Luke Cage gets in references to its title character’s “rebound chick” early on, but isn’t about to start making headaches for the Jessica Jones writing staff. I will say that a familiar voice is heard, while another character introduced in Jessica Jones logically gets a bit more backstory here.
How much of Luke’s Jessica Jones introduction will I need to be familiar with?
The “rebound chick” mention, Luke’s fugitive past and superhuman abilities all get quick refreshers, so not much. Obviously, Luke and Claire had some prior interaction as well, though I’d forgotten how little Luke would remember of it.
Is Luke Cage really “The Wire of Marvel television”?
I’ll admit that that comparison is overused, but it’s certainly closest here. Not to mention, I counted at least three recognizable stars from The Wire itself, only one of which has been prominently featured in trailers.
What should we know about Cornell “Cottonmouth” Stokes, or Mariah Dillard?
Well, for one, he really hates that name. The always-brilliant Mahershala Ali plays Cottonmouth as a veteran gangster who runs a club called Harlem’s Paradise, in which Luke initially works as a dishwasher, and sometime bartender. Woodard’s Mariah Dillard is his cousin, a city councilwoman aiming to “keep Harlem black” with a new initiative partially funded by her cousin’s ill-gotten gains, and increasingly tainted by his scandals.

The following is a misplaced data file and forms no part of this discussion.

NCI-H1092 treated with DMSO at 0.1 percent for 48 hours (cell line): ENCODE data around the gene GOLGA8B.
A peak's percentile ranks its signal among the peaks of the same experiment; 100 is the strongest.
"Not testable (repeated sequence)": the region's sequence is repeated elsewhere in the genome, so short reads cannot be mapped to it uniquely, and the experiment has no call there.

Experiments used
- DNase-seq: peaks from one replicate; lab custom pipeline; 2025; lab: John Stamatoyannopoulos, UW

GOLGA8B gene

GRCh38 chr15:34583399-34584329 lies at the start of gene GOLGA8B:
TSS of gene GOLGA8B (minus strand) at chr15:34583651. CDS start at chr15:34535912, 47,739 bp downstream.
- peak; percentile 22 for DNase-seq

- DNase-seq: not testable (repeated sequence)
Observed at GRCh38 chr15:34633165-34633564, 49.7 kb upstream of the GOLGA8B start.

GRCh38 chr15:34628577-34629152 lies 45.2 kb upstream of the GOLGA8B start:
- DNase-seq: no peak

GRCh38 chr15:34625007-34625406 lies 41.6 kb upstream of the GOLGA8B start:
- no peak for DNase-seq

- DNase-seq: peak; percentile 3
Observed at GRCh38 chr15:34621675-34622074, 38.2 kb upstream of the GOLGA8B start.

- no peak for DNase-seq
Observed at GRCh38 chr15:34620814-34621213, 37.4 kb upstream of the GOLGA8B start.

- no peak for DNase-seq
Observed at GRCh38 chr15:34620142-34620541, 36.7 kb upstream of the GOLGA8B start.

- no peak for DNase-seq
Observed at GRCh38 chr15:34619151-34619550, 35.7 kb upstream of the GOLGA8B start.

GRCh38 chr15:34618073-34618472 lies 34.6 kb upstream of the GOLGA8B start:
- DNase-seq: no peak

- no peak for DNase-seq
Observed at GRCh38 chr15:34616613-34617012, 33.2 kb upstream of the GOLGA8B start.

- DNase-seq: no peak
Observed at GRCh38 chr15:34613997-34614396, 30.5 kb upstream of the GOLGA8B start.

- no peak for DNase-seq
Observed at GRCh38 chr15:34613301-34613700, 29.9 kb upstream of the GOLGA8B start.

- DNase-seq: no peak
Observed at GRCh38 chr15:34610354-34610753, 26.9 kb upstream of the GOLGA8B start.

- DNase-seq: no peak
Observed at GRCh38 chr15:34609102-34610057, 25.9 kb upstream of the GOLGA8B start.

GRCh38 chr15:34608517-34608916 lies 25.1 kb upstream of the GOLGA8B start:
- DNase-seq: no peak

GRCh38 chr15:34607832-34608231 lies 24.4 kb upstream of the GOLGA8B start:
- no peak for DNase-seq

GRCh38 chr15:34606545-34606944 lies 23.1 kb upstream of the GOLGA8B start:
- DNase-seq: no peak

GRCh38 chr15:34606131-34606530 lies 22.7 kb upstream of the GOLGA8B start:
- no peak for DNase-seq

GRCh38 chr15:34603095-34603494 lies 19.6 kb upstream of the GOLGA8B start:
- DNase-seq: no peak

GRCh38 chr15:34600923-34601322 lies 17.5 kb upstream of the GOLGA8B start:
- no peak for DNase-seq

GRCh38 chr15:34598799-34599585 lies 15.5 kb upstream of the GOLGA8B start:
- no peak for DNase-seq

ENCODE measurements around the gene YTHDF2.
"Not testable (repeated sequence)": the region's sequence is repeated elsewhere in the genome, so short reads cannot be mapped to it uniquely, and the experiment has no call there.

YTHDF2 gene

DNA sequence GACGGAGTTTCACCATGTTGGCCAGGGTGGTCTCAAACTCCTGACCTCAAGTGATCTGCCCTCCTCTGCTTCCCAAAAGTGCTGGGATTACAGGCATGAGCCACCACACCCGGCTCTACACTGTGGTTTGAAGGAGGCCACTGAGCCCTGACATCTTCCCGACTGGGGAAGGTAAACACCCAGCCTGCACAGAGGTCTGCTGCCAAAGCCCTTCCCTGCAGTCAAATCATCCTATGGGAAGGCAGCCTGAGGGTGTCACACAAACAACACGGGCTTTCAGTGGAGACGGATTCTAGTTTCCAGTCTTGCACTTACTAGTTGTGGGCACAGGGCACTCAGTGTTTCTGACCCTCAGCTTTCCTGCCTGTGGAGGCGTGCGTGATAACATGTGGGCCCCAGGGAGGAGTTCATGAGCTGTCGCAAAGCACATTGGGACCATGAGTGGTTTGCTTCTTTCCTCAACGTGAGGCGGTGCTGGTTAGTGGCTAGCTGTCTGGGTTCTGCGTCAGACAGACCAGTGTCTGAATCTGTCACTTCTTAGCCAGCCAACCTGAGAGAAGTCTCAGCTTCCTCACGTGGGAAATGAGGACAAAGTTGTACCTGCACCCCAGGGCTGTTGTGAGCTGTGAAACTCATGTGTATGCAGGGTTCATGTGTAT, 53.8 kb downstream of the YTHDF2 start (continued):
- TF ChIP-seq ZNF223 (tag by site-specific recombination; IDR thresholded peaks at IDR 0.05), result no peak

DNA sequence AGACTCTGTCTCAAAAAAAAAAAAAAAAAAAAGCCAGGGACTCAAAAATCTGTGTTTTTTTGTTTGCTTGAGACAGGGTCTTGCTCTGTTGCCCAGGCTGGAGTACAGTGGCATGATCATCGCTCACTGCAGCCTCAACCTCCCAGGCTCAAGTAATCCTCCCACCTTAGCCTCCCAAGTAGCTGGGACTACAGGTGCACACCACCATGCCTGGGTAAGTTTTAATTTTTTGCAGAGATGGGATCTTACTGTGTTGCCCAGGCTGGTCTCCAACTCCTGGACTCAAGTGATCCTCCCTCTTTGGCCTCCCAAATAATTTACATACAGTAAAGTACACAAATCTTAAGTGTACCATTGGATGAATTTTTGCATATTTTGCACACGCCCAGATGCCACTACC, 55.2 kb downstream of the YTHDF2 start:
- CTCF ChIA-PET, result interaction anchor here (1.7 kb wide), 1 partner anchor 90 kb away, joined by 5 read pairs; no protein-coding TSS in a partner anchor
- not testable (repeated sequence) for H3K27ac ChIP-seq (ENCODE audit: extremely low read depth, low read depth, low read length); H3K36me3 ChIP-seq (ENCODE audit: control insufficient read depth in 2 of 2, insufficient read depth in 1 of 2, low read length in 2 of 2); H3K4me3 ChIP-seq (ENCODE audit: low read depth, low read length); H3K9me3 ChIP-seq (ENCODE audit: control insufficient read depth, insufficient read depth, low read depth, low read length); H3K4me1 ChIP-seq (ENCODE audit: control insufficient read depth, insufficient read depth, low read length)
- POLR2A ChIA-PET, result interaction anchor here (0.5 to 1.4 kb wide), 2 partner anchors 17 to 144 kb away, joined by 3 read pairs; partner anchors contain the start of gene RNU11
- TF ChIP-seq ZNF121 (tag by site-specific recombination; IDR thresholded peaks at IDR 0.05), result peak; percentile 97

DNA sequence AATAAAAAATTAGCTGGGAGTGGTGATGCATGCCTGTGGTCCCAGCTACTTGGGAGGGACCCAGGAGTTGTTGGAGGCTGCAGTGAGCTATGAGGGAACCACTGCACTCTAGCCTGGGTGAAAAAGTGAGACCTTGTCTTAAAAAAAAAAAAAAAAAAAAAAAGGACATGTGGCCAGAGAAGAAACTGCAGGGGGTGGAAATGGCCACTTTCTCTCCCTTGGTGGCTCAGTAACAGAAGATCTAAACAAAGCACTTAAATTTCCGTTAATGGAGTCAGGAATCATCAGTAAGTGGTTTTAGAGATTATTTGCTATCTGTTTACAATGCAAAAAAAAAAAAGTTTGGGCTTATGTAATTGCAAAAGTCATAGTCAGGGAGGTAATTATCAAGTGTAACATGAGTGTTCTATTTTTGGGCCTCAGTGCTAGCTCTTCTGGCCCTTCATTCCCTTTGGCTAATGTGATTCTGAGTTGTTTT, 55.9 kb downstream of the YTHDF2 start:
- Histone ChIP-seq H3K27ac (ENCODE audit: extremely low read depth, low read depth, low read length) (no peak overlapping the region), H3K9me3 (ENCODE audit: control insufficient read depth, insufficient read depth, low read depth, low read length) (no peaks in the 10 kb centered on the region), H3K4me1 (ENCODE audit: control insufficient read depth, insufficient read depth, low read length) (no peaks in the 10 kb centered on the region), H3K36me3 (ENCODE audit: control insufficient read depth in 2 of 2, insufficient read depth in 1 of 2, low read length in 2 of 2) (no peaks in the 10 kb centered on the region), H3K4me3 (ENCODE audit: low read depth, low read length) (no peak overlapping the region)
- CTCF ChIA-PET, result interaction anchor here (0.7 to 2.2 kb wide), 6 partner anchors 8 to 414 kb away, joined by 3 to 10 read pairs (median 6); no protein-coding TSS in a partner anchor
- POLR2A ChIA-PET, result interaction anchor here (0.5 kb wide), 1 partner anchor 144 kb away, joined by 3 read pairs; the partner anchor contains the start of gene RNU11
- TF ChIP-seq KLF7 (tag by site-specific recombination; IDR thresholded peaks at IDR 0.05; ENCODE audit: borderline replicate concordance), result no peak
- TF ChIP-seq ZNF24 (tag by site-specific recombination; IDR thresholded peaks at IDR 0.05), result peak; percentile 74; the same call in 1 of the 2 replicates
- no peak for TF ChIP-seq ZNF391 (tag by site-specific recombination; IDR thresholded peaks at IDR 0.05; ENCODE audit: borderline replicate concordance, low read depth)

Is she still the “Black Mariah” of comics?
She’s equally unappreciative of that nickname, but you will see a character much closer to the comic Black Mariah in hers and Cottonmouth’s mutual past. Woodard’s characterization is much more of a slow-burn than her cousin’s, but well-worth the wait.
Are they on par with Kingpin and Kilgrave?
Honestly? Better. Nothing against Vincent D’Onofrio or David Tennant, but Cornell and Mariah get much more in-depth humanization by the glimpses into their history. The former’s backstory is actually pretty heartbreaking.
What’s the deal with Theo Rossi’s “Shades”?
He’s still something of a mystery. Always on the edge of Cottonmouth’s dealings, alluding to a larger picture Cottonmouth is only one part of. Shades answers primarily to someone promos have not yet stated aloud, but you will see him in Luke Cage’s past as well.
So we’ll see Luke Cage’s origin.
In full! It’s honestly a little much, in that you know exactly when the episode in question seems to say “well, as long as we have some time, let’s flash back to where it all began.” I didn’t need every aspect of Luke Cage’s pre-Jessica Jones identity spelled out, but the lion’s share of time spent in Seagate does well to flesh out Luke’s refusal to be broken, and distaste for the system.
How quickly do we meet Misty Knight?
The very first episode. Not only does Luke Cage play with his and Misty’s connection right away, she garners nearly as much screentime and agency as the character himself. There’s a Sherlock-style mechanism to her ability to solve-crimes, and the relationship with Luke takes on a variety of shades (no pun intended) in the first seven episodes alone.